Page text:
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Read Family Correspondence

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Document Type: Autograph Letter Signed

Author: Martha White Read
Date: July 9-13, 1861
To: Thomas Griffin Read

Physical Description: Ink on paper; 2 pages (32 x 20 xm) on 2 folded sheet

Number: MSN/CW 5015-3

(Please click on our Technical Details button at left
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Page 1      Images: 150 DPI100 DPI72 DPI

Tuesday Evening
My Dear Husband,

     It does seem so strange that we are separated, and that instead of conversing face to face, we can only do so with our pens. Yet I trust that God will enable us to be grateful for this privilege. It seems so long since yesterday morning. Don't you think I stood the parting right well? Although thoughts came crowding into my mind, thick & fast, sad, foreboding thoughts of the future, yet I had resolved (after promising you I would not cry) to let the last sight of my countenance to you be a pleasant one, & I smiled as you looked back at me, standing on the stile. I came in and proposed to Nancie [i.e., Nancy White] that we would wash. We got at it, & finished by dinnertime. After dinner Mary [i.e., Mary White] went to Mr. Coalter's. I lay down to rest, fell asleep & slept about an hour. Got up, folded my clothese & went to ironing. In the evening a gentlemen called & left us two gray flannel jackets to make; we made them today, besides finishing that other shirt, which makes five shirts, two jackets (Nan says she worked the buttonholes) & twelve salt bags, since last Thursday. Two of us expect to go to Waynesboro one day this week to help on the tents. We will fix Jimmy's [i.e., James A. White's] things this week too. Dear J. I suppose you are travelling on toward home now, if you did not go on last night. Wherever you are may our Heavenly Father watch over you and keep you. Good night.

Wednesday night. I hope you are at home tonight dearest, & that a letter is coming up the pike for me. If I can only get it tomorrow! This morning, N & I made one of James' shirts, then made a cotton dress for Bet. After dinner we went to Mrs. Fuller's, made the other shirt. It rained so much that Jas took horses around for us, & we had a delightful ride home. We got the "Spectator" [i.e., the Staunton Spectator] today; there is a letter in it from Camp Garnett (from Col. Heck) [i.e., Lieutenant Colonel Jonathan M. Heck] stating that his command was getting along finely, & were eager & ready for a fight. There is another letter asking for assistance for the Hospital at Beverly. Adieu, dearest, for tonight; I go to pray for thee.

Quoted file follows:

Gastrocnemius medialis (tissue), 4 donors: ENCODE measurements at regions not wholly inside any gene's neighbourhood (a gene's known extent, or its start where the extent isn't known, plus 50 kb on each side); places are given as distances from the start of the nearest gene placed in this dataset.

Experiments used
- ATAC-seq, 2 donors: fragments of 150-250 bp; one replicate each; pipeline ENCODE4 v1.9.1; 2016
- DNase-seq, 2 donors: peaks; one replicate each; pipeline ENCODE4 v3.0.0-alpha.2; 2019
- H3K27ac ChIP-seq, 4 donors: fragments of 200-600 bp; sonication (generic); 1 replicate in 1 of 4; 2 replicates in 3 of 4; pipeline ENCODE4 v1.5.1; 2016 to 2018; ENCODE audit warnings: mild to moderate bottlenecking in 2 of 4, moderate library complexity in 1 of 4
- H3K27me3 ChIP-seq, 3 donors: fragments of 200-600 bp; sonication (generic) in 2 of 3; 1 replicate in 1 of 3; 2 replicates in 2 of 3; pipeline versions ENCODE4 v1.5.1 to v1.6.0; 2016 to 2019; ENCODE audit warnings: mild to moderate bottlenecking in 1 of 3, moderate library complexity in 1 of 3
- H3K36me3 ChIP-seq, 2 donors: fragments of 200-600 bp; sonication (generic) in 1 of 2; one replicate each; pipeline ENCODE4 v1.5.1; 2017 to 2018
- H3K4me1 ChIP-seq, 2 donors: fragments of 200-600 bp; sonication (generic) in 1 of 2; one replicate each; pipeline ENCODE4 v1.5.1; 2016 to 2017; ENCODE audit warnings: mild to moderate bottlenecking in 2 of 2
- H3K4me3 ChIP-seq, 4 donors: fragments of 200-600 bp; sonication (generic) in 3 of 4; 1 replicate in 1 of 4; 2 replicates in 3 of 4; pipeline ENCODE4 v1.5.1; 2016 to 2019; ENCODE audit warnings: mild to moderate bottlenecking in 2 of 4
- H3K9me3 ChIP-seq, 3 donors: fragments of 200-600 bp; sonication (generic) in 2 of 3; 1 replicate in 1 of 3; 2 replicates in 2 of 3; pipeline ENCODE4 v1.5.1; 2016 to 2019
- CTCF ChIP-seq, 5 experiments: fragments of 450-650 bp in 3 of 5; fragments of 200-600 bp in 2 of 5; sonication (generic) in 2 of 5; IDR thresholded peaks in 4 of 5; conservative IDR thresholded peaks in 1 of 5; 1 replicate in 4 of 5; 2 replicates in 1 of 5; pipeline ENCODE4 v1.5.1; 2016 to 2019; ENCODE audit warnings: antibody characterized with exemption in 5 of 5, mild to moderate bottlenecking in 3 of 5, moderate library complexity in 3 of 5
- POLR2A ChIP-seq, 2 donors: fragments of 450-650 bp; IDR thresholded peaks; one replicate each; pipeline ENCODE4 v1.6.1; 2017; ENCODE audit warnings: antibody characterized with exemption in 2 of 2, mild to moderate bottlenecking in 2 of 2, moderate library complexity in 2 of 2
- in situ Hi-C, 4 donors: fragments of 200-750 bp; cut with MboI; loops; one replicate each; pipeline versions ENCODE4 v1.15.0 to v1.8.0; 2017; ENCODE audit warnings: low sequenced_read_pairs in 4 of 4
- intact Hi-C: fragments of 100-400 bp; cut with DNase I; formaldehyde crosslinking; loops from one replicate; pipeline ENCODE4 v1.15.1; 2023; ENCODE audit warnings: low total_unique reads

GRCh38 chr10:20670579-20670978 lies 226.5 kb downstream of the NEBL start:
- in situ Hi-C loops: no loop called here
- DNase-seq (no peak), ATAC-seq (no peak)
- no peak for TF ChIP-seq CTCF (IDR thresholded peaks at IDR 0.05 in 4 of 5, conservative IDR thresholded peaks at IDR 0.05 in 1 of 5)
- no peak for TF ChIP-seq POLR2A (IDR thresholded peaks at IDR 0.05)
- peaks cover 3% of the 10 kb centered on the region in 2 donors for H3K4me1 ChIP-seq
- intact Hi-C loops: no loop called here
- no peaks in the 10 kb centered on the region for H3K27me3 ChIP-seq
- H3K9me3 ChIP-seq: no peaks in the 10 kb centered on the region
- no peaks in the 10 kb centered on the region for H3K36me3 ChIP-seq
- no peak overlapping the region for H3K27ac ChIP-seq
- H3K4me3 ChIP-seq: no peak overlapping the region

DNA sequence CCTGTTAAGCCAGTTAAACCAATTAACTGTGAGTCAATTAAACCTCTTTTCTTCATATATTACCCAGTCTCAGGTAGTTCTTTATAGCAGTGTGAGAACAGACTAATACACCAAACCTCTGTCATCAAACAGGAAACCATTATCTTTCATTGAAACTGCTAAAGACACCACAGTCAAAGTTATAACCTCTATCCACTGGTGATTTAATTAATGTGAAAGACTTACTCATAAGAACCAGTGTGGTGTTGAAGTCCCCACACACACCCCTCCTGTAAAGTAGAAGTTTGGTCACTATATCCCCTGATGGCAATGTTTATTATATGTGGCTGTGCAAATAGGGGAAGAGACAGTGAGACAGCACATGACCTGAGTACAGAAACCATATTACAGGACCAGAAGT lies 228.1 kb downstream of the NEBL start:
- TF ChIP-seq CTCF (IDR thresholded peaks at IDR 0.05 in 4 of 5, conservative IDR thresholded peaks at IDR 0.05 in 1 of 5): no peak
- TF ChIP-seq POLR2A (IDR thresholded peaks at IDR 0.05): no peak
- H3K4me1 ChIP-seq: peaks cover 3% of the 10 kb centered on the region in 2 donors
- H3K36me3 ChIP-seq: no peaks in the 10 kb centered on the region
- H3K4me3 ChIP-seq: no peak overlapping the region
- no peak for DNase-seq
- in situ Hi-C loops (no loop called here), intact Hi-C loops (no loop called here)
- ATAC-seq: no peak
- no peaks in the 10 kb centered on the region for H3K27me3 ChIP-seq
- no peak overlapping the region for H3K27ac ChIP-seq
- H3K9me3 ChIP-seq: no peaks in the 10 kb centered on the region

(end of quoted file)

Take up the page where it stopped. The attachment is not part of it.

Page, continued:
Sat. Morning July 13. Yesterday I spent with Lucy [i.e., Lucy White Shirey]. Mr. Shirey [i.e., William Shirey] has gone with a train of wagons westward, & she is very lonely. She intends spending next week with us

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Well, dearest, the trial has come; when I reached home last evening your letter awaited me, and I must say that I was not at all surprised to learn that you had concluded to join a company. I had been thinking over it all the time since you left, and asking God to show you your duty in regard to the matter. It is providentially ordered, I think. Can't we trace this providence in every thing? I am glad you are with Mr. V. [i.e., Lemuel Vawter] & other acquaintances. God be with you dear one, in all your ways. Take as good care of yourself as you can. O, if I had been there to fix you off. If I had felt certain that you were to go to war, I could not have helped crying that morning, but am glad now that I didnt, for I would rather you should remember me last in smiles than in tears. It is fortunate for Aunt Anna that Cous. Sallie is with her, it will keep her mind off her own troubles somewhat. And you can send word in Mr. V's letter how you are, & will not have to write home so often. But dearest, write to me every chance. Write with a pencil if nothing else. There is a short pencil tied up in a paper and some cloves. Dear did you take both pair new drawers. If there is any thing you need write to me. If you get sick try & get home & I will meet you there. I feel badly this morning, as I did not sleep three hours last night. We had a very heavy rain last night. I must tell you that I cried no little last night, but this morning I feel quite calm. I am writing before breakfast as I may have a chance early to send this to the office. If you have no oil cloth, & should fel the need of one, write home to Mother to send you her dining room table cover. A great many about here have taken table covers & cut a hole for the head; it keeps the rain off the shoulders. I feel so anxious about the result of the battle that is to be fought down there. Nan & Mary send much love. They both cried with me last night. Jimmy & Cy Killian expect to go down in about a week. They talk of walking all the way so as to be accustomed to it. Good bye my dearest one; all I can do is to trust & pray for your health & safety.

Your own Mattie

write often if you can only write six lines. Regards to Mr. Vawter.

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I keep just as busy as I can be all the time, & it is best for me. I send you some pieces from the last "Spectator"

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Transcription last modified: 01 Mar 2007 at 01:36 PM EST

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